The slow boat wasn’t actually that slow and it made good speed as it chugged along the Mekong. On the way passing steep jungle clad hillsides with bamboo huts clinging precariously to the rocks, muddy children playing on the banks of the river, people panning for gold, men in boats fishing, and remote villages which are only accessible by boat. The scenery was stunning and it really felt like we’d stepped back in time, with only the occasional passing speedboat and the car seats to remind us otherwise. To make the journey that more interesting there was also the occasional rapids to pass through. We rocked a little bit, but our driver navigated it all a little too well, ruining all our fun!! As we headed down river there were also the occasional stops to let locals on and off, as well as good to be delivered and dropped off.
Once at Pak Ben, our halfway stopover point, it became obvious that turning down the room offer for 100,000kip was a smart move. With a little bit of asking around we ended up getting a room for 40,000kip (£3.10). It might only be a saving of £4.65, but that’s 4 dinners or 6 beers out here!! The room was decent enough and for a short time we thought we had the biggest bed ever, this was until we laid in it!! We realised the reason it was so big was because it had been made up the wrong way around and we were laying width ways across it. The bed couldn’t go in the other way or the door wouldn’t open or close!!
Before finding the room I came close to losing most of my stuff. Or to be more accurate having it stolen!! Once the boat was brought ashore at Pak Ben everybody started getting off and went to wait for their bags. I waited and waited, but there was no sign of mine. I was certain it must have been on the boat as I took it on myself and saw it being put in the hold. As more and more people walked away with their bags I was getting more and more worried that mine had gone missing. I even jumped back on the boat to look, but had no luck. Then it turned up. Diane and Callum had spotted a Lao guy sat on some rocks with my bag on his back!! Emma went over and retrieved it from him, whilst the man didn’t say anything and was next spotted back on the boat. We weren’t 100% sure what he was up to, but we guessed that he was waiting for me to leave … assuming my bag had gone missing. He could then get back on the boat and help himself to the contents of my bag, including my dirty pants … if that was his thing!!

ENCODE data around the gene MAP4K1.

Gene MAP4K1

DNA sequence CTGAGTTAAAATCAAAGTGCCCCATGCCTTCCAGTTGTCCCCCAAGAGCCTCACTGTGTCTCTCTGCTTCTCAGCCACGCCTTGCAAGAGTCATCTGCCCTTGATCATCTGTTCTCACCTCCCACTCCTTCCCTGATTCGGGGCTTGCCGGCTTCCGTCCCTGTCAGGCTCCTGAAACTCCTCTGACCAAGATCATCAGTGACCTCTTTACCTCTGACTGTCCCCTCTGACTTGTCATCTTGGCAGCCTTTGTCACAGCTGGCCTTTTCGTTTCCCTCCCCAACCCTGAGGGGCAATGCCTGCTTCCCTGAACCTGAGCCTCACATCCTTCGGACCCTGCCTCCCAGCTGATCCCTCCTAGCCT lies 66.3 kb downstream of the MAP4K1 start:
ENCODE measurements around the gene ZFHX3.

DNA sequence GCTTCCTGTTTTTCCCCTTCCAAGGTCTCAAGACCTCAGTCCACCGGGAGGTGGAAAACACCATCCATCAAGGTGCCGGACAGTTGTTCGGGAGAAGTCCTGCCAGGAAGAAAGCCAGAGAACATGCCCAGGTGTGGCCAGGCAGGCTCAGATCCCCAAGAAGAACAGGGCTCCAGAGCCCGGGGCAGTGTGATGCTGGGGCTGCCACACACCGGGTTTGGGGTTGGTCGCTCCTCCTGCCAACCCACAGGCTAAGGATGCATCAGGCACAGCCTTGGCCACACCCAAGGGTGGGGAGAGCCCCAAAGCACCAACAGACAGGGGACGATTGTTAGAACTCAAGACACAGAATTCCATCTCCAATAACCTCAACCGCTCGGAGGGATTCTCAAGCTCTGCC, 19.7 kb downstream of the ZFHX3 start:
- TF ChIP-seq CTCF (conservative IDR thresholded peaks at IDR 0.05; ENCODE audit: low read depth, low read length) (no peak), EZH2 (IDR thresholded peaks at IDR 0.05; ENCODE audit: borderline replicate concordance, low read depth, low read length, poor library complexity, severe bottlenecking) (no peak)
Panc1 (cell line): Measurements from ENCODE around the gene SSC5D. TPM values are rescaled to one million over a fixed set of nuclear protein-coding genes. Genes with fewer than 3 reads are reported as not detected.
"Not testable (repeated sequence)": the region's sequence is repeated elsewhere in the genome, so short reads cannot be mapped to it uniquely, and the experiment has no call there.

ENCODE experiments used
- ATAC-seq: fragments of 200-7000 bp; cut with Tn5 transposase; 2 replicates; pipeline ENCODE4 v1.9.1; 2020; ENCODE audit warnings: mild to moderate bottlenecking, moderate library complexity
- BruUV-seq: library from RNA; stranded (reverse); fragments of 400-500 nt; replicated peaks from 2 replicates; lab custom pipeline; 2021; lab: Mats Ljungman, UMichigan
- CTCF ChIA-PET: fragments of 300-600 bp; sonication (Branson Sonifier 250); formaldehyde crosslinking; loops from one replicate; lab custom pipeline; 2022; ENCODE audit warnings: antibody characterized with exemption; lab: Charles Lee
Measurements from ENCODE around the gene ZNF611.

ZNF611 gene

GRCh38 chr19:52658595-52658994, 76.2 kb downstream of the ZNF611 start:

Day two, and we all boarded the boat early in the morning, ready to complete the journey down to Luang Prabang. Just like the first day there was no scheduled stop, so we stocked up with sandwiches, crisps and biscuits before leaving Pak Ben. The second day has been just as scenic, but also just as hot!! Even the slight breeze from being on the boat doesn’t help that much. This, along with the travel time, can definitely leave you feeling a bit knackered now and again. Having said that, I’d still recommend this route to anyone heading this way. Just make sure you’ve already purchased a cushion before arriving, or you might also have to settle for the dog with an umbrella design!!
So we’re now into the final hour of our Mekong trip and will soon be coming ashore at Luang Prabang. After being aboard this boat for the best part of the last two days it will be nice to be back on dry land … and out of these car seats!!